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Downhill From Here

Downhill From Here: The best is yet to come

  • Mount Washington From Black Mountain: The view of Mount Washington  making its own clouds from Black Mountain in  Jackson on a warm, blue-sky spring day. (Tim Jones/EasternSlopes.com photo)

    Mount Washington From Black Mountain: The view of Mount Washington making its own clouds from Black Mountain in Jackson on a warm, blue-sky spring day. (Tim Jones/EasternSlopes.com photo)

  • The view of Mount Washington from Bretton Woods is spectacular on a blue-sky spring day. (Tim Jones/EasternSlopes.com photo)

    The view of Mount Washington from Bretton Woods is spectacular on a blue-sky spring day. (Tim Jones/EasternSlopes.com photo)

  • Mount Washington From Black Mountain: The view of Mount Washington  making its own clouds from Black Mountain in  Jackson on a warm, blue-sky spring day. (Tim Jones/EasternSlopes.com photo)

    Mount Washington From Black Mountain: The view of Mount Washington making its own clouds from Black Mountain in Jackson on a warm, blue-sky spring day. (Tim Jones/EasternSlopes.com photo)

  • Mount Washington From Black Mountain: The view of Mount Washington  making its own clouds from Black Mountain in  Jackson on a warm, blue-sky spring day. (Tim Jones/EasternSlopes.com photo)
  • The view of Mount Washington from Bretton Woods is spectacular on a blue-sky spring day. (Tim Jones/EasternSlopes.com photo)
  • Mount Washington From Black Mountain: The view of Mount Washington  making its own clouds from Black Mountain in  Jackson on a warm, blue-sky spring day. (Tim Jones/EasternSlopes.com photo)

Presidents’ Week – in most years it’s the busiest ski week of the year.

This year, with snow from the February blizzard still lingering, new snow falling along the coast as I write this and still more snow in the forecast, should be a great one for the ski areas. One of my spies tells me that the main parking lot at Cannon Mountain (823-8800, cannonmt.com) in Franconia was packed early on Sunday despite single-digit temperatures and howling winds. Cannon can feel like one of the coldest places on the planet when the winds scream out of the northwest. If the weather cooperates at all, even more folks will be out skiing and riding this week.

Then, many people will hang up their skis for the season, apparently believing that it’s nearly over. They couldn’t be more wrong. Here’s a two-part insider’s tip on northeastern skiing that I’ve shared before. But it’s worth sharing again.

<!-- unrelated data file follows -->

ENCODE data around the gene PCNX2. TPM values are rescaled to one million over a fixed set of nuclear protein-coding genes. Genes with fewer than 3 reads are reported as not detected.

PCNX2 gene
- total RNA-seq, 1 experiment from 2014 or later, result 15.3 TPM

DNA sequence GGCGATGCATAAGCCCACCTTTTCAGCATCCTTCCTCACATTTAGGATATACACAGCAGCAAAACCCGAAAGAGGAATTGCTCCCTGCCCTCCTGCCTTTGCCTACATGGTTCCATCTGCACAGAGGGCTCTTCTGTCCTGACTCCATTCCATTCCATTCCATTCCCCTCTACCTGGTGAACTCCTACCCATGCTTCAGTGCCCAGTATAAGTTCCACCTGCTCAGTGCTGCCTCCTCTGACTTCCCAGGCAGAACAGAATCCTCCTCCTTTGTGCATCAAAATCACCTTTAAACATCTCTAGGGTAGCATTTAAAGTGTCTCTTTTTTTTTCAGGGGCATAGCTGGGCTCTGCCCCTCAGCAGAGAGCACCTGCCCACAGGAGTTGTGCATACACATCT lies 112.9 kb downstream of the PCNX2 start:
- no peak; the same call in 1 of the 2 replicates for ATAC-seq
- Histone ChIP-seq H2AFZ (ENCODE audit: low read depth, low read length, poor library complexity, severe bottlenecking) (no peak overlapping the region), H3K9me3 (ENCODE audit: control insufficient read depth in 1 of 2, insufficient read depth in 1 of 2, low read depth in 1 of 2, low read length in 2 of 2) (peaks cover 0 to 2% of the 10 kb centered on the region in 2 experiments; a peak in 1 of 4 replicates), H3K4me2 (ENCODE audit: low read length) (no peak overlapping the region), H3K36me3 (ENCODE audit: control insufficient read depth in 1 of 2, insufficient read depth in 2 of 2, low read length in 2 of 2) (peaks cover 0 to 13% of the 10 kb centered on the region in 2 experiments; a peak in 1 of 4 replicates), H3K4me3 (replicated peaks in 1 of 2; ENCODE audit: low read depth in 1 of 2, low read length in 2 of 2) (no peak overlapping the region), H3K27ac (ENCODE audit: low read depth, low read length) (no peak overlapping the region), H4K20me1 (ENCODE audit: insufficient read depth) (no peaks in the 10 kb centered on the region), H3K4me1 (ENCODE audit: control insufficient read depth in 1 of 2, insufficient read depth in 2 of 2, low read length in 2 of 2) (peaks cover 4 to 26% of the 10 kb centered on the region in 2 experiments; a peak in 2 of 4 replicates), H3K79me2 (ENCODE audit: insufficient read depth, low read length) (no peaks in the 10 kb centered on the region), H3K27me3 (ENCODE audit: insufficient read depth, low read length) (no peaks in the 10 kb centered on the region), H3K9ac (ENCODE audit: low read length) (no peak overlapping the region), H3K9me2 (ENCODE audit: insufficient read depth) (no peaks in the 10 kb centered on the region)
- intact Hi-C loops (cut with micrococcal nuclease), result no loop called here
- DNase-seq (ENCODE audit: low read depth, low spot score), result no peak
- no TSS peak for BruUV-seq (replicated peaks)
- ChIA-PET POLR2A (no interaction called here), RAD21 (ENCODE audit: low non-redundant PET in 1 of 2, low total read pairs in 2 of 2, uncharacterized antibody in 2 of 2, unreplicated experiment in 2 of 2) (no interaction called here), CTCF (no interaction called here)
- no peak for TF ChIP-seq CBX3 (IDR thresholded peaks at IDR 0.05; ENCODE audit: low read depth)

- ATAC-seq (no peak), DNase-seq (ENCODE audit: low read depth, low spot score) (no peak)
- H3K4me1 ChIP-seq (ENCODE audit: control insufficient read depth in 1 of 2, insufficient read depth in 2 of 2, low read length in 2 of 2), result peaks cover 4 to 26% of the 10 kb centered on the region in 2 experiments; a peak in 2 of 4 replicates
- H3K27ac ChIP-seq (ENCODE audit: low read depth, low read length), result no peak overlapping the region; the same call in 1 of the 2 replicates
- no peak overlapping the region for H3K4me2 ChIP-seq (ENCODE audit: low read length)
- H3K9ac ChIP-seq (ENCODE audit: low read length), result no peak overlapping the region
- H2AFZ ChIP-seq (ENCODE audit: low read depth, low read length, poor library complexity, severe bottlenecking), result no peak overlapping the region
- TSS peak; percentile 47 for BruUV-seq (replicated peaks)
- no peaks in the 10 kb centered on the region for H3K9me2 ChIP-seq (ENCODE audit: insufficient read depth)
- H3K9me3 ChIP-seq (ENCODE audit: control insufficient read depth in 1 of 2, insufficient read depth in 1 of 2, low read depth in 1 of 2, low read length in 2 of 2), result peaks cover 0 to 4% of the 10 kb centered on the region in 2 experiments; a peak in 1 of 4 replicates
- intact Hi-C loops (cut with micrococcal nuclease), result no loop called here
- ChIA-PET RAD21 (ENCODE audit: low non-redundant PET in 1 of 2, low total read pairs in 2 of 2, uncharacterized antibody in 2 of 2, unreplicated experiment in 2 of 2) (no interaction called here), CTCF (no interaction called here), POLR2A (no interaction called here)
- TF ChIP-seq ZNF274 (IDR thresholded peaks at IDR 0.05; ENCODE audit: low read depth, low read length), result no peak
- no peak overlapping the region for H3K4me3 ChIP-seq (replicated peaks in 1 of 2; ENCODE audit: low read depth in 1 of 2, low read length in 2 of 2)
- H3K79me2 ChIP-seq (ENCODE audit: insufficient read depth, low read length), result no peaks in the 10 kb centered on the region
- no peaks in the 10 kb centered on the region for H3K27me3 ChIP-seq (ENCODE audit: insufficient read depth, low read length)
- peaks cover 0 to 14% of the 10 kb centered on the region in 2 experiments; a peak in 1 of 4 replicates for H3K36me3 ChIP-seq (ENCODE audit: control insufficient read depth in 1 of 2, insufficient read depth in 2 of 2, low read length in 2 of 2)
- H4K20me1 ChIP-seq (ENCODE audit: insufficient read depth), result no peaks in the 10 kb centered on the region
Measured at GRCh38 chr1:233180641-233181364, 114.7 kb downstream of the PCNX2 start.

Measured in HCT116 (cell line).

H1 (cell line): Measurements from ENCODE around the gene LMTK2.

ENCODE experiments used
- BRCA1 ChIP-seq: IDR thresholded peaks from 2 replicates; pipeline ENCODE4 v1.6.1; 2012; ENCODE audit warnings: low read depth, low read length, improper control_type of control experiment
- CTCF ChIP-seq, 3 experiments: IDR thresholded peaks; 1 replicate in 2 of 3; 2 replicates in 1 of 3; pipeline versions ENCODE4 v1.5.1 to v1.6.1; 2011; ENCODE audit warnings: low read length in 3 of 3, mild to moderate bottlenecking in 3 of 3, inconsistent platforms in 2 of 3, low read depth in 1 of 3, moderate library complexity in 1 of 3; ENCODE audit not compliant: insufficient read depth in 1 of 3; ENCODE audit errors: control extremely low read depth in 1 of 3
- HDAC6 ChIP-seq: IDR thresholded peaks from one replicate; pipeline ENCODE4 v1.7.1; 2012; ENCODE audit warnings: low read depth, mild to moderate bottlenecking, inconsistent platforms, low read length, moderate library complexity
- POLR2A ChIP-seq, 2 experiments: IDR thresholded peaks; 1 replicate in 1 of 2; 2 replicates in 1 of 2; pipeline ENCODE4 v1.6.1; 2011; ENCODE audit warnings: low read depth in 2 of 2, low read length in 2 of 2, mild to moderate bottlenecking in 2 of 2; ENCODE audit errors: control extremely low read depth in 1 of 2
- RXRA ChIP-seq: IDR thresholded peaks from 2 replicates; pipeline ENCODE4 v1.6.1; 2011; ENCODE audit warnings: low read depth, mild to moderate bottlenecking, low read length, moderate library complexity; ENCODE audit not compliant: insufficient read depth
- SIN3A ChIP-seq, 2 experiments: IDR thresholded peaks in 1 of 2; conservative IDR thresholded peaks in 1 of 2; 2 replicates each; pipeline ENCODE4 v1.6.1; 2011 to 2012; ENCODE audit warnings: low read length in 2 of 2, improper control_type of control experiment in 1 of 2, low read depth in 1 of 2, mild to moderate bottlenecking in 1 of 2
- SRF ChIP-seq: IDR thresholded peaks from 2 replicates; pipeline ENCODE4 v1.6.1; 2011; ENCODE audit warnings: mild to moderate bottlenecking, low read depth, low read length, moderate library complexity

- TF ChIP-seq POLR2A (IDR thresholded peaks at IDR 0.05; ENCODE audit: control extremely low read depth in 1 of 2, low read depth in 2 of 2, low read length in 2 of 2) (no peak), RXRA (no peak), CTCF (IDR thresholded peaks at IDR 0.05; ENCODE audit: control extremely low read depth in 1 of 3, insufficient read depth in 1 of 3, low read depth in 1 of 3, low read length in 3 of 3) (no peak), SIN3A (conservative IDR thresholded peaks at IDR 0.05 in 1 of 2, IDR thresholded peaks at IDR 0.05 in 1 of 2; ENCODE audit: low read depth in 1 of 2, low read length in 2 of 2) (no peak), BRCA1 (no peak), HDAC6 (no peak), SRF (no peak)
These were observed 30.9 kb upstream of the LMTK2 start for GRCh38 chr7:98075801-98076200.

First, with the exception a few rare days after major snowfalls, about the only really good reason to ski in November, December and January is to have your legs ready for February, March and April. Second, the best skiing of the year usually starts just about now and runs, in most years, through the end of March, often into early April.

Last year, of course, was the exception that tests the rule. We never got enough snow to get a deep base, even snowmaking couldn’t cope with last year’s warmth and rains, and the 80-degree weather in the middle of March pretty much killed most of the snow we did have. Last year was not the best on record, though looking back, I did get more than 20 really excellent days on the slopes.

But here we are, coming into what I consider the best of the best of northeastern skiing. At this time of year, you actually get some sunshine on even north-facing slopes – which does wonders for visibility. The days are generally warmer, so you don’t need to add extra layers, wear facemasks or use handwarmers to stay comfortable on chairlift rides. Even if the wind is blowing, as it often does at this time of year, it doesn’t have that bitter, biting edge that it does in January. And, as you get later in the season, you don’t have to make first chair to get the best conditions. In fact, on a lot of days, the sun will soften the snow and your best snow conditions will be from 10 o’clock on.

So remember, even where it hasn’t snowed as much as we might have liked, this has been a terrific year for snowmaking and base depths going into Presidents’ Week were as deep as they’ve been all season. Add even a little natural snow every day or two, and you’ve got a recipe for outstanding conditions. And February and March are traditionally the snowiest moths in northern New England, at least.

Whatever you do, don’t put away your skis quite yet. Even if you skied nine days in a row over Presidents’ Week, there’s more and even better skiing to be enjoyed for the next month. Or more.

There’s snow on the slopes. What are you waiting for?

Here’s the deal

If you need another excuse to go skiing over the next month or so, consider the fact that most ski areas start dropping their prices at this time of year.

Sunday River (207-824-3000, sundayriver.com) in Newry, Maine, is posting a new deal to its website every Monday until March 11, by noon. Some of these deals have limited availability, so check in at sundayriver.com/VacationPackages/SeeAndSave.html. This week’s deal is $5 night skiing.

Killington (800-621-6867, killington.com) in Vermont has announced the 2013 “NOR’BEASTER Unlimited Spring Pass for $199. This pass lets you ski all day, every day from Feb. 16 until the lifts stop turning (likely in late April or even May). It appears that Killington is out to reclaim the “King of Spring” title, so I’d bet on May.

Expect dozens more deals like that to be announced in the coming days. If you are thinking about a season pass for 2013-14, a lot of areas will be offering their best prices over the next few weeks, and will let you ski free for the rest of this season.

(Tim Jones can be reached at timjones@easternslopes.com.)

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